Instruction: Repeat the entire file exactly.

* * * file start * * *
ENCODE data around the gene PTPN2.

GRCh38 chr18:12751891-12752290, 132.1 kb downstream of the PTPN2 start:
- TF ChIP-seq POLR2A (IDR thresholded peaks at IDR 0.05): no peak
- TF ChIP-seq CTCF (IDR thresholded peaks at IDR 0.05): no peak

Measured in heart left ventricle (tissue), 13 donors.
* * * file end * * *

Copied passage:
ENCODE data around the gene PTPN2.

GRCh38 chr18:12751891-12752290, 132.1 kb downstream of the PTPN2 start:
- TF ChIP-seq POLR2A (IDR thresholded peaks at IDR 0.05): no peak
- TF ChIP-seq CTCF (IDR thresholded peaks at IDR 0.05): no peak

Measured in heart left ventricle (tissue), 13 donors.